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Thread: Disney vs Paramount?

  1. #1
    Senior Member Gabriel's Avatar
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    Default Disney vs Paramount?

    From IESB:
    Exclusive: Paramount Versus The House of Mouse

    Quote Originally Posted by Jamie Williams
    So what's the big news? Apparently, there is nothing short of a tug of war going on between Disney and Paramount over the properties Par had already lined up and contractually committed to distribute with Marvel. Sadly, it appears that the Mouse may have found a loophole.

    How certain are we of this? Certain Disney publicists have already been telling members of the press that Iron Man 3 will definitely be distributed and branded with the Walt Disney logo. Ask the lawyers for details.

  2. #2
    Senior Member Trailbreaker's Avatar
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    Default Re: Disney vs Paramount?

    Or with this:


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    Senior Member razgriz21's Avatar
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    Default Re: Disney vs Paramount?

    ^^^I would rather have that.

    Having the Walt Disney logo before Iron Man 3 would be stupid.

  4. #4
    Senior Member Gabriel's Avatar
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    Default Re: Disney vs Paramount?

    From Deadline:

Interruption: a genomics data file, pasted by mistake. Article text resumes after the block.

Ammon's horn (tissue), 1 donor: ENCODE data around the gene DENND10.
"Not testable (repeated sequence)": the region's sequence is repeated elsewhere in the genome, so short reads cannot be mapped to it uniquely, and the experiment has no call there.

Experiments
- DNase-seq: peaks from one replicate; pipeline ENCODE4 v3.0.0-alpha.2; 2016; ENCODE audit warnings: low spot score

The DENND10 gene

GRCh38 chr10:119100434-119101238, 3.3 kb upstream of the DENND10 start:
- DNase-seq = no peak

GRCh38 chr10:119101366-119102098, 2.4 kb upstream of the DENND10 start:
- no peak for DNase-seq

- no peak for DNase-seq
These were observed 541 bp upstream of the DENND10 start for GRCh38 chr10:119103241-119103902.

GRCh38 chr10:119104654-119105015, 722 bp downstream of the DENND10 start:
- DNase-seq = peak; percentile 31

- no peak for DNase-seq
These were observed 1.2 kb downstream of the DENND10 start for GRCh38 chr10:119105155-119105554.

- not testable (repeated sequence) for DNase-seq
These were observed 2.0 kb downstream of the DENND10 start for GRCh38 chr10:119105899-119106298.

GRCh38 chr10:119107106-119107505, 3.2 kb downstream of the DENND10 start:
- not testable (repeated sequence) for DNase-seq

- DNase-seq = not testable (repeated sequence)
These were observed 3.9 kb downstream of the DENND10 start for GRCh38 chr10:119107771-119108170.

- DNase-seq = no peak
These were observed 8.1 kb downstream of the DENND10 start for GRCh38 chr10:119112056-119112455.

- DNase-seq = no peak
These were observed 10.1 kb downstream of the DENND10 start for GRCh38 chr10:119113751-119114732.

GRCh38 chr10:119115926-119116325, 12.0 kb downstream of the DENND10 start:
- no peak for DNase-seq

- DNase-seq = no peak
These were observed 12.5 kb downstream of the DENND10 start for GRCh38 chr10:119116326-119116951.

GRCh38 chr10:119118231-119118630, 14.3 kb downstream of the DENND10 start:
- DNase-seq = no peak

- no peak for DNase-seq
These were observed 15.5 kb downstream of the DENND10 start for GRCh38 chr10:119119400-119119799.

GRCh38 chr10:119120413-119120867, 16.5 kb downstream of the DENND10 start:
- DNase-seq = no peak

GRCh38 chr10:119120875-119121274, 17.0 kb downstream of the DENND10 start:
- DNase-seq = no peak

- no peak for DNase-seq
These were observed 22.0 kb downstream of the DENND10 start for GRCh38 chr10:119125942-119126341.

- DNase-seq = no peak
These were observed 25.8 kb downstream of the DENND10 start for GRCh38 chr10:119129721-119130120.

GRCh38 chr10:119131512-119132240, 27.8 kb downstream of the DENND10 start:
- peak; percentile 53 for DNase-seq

Paramount To End Relationship With Marvel In 2012: Disney Will Distribute 'Iron Man 3' and 'The Avengers'
    Quote Originally Posted by NIKKI FINKE AND MIKE FLEMING
    The Walt Disney Studios deal to buy Paramount Pictures out of the final two films of its six-picture distribution deal with Marvel Studios amounts to the Mouse paying a premium to get cracking on its $4 billion investment in Marvel. When you break down the numbers, it's a pretty good deal for both studios. Paramount had been earning an 8% distribution fee on the Marvel titles like Iron Man. Paramount also put up P&A and got reimbursed over time. The $115 million will be paid in two installments--half when The Avengers is released May 4, 2012, and the other half when Iron Man 3 is released May 3, 2013. If those movies perform more strongly than expected, Paramount will earn more than $115 million advance. I'm told that Paramount is actually getting 9% on that third Iron Man movie, a reward for launching one of Hollywood's most valuable franchises. So essentially, Paramount is getting paid without having to put up the P&A or exert the manpower that goes into releasing summer blockbusters.

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    Senior Member HarryCanyon's Avatar
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    Default Re: Disney vs Paramount?

    Yes Touchstone and Hollywood Pictures should distribute since Universal has also done Hulk 1 & 2.